Guide to Genealogical Research in the National Archives
Edited by Anne Bruner Eales and Robert M. Kvasnicka. 3rd edition. Washington, D.C: National Archives Trust Fund Board for the National Archives and Records Administration, 2000. vii, 411 pp. Bibliography. Index. Cloth, $39.00. ISBN 1-880875-21-7. Paper, $25.00. ISBN 1-880875-24-1.
Review essay published in American Archivist (Vol. 65, No.1, Spring/Summer 2002)
The National Archives deserves high praise for the publication of this much expanded and greatly needed guide to records of genealogical value in its holdings. Following the same format as the earlier editions, this volume includes descriptions of records series, research strategies to use the records, illustrations of records described, and extensive tables delineating specific holdings or related secondary reference sources. An enlarged index increases ease of access and use.
The volume is divided into four sections, each with a number of chapters: population and immigration records include censuses, passenger arrivals and naturalizations; military records explore records of the regular army, volunteers, naval and marine service, pensions, bounty land warrants, and other records; records relating to particular groups include those concerning civilians during wartime, Native Americans, African Americans, merchant seamen, and civilian government employees; and other useful records encompass land records, claims records, records of the District of Columbia, miscellaneous records, and cartographic records. Within each of these chapters individual records series may be described in a single sentence or several paragraphs and may consist of a single item (an 1886 census of Sioux Indians living on the Lake Traverse Reservation in the Dakotas) or thousands of rolls of microfilm (nearly 2800 rolls for the main series of letters received by the Adjutant General's Office between 1822 and 1889).
Record descriptions are clear, concise, and contain additional information that may assist in the use of the records, including the presence of indexes, microfilm publications, or related printed works or archival collections. Series titles are in bold type to enable faster identification. For especially large or complex record groups (census, naturalization, United States District Courts, individual agencies of the Bureau of Indian Affairs, and local offices of the General Land Office) expanded state-by-state descriptions enable the editors to give very specific information about special cases that may apply to only one specific state.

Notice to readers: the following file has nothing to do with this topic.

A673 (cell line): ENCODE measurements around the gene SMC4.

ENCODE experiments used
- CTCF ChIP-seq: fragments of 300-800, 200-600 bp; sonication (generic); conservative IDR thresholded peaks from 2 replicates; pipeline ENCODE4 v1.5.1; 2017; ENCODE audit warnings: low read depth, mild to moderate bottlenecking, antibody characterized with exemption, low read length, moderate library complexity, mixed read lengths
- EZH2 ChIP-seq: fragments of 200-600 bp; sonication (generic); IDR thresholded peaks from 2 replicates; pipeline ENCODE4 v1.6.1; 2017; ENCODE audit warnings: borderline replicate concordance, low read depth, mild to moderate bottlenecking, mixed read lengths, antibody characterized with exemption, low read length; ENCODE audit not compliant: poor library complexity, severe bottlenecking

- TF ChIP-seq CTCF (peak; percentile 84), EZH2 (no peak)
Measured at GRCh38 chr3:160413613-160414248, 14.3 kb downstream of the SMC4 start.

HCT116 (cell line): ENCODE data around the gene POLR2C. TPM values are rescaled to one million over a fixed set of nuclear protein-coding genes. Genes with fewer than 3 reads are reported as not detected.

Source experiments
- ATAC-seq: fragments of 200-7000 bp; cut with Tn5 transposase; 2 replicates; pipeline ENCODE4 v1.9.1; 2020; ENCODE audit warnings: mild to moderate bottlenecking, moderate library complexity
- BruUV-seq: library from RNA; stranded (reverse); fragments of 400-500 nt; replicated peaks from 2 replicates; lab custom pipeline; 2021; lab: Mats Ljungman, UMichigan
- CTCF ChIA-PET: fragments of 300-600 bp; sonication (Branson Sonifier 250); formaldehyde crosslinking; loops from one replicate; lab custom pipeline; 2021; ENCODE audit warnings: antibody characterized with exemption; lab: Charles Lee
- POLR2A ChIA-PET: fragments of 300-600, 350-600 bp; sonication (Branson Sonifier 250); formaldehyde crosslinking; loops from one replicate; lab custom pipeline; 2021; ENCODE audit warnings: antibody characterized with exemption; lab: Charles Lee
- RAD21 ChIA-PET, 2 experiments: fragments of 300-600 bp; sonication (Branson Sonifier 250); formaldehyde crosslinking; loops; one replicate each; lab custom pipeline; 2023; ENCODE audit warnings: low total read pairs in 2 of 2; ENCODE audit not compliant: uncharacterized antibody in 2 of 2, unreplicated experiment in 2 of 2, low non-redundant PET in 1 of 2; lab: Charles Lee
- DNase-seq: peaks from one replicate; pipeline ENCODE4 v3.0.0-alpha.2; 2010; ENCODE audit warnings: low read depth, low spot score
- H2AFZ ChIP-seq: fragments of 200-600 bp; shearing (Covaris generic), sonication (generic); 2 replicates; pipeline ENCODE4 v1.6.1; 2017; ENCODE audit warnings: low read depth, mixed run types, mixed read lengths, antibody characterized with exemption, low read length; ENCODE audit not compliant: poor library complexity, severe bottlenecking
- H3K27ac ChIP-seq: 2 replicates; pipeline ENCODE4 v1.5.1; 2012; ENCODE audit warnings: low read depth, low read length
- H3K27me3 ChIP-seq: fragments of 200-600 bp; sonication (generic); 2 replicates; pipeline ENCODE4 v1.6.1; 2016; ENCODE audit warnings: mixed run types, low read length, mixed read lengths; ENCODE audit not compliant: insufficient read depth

Much of the text and almost all of the illustrations from the nearly twenty-year-old previous edition have been reused in this edition. There was no reason to change what worked (and still works) well. However, many records descriptions have been added or expanded, including an entirely new description of the 1920 census, an expanded and clearer description of the Soundex indexing system, and greater detail in describing the special schedules that accompany the censuses. Especially significant are the additions of many new records series relating to Native Americans and the inclusion of records relating to specific tribes and field offices.
Throughout the volume, narrative search strategies and 'helpful hints' for the genealogist/user are included in the text. The expansion of these descriptions is most welcome. These guidelines not only direct researchers to more series, but also permit them to filter out less useful ones. As genealogists generally move away from simply completing ancestral and descendancy charts to compiling data about the historical context in which their ancestors lived and worked, such search strategies become even more necessary. The inclusion of numerous lists of reference information papers, expanded descriptions available in published form, and other related works will assist many researchers in developing their own research strategies. Finally, the inclusion of information about events affecting the access to, or preservation of, records (e.g., the fire in the National Personnel Records Center in St. Louis) adds to the timeliness of this volume.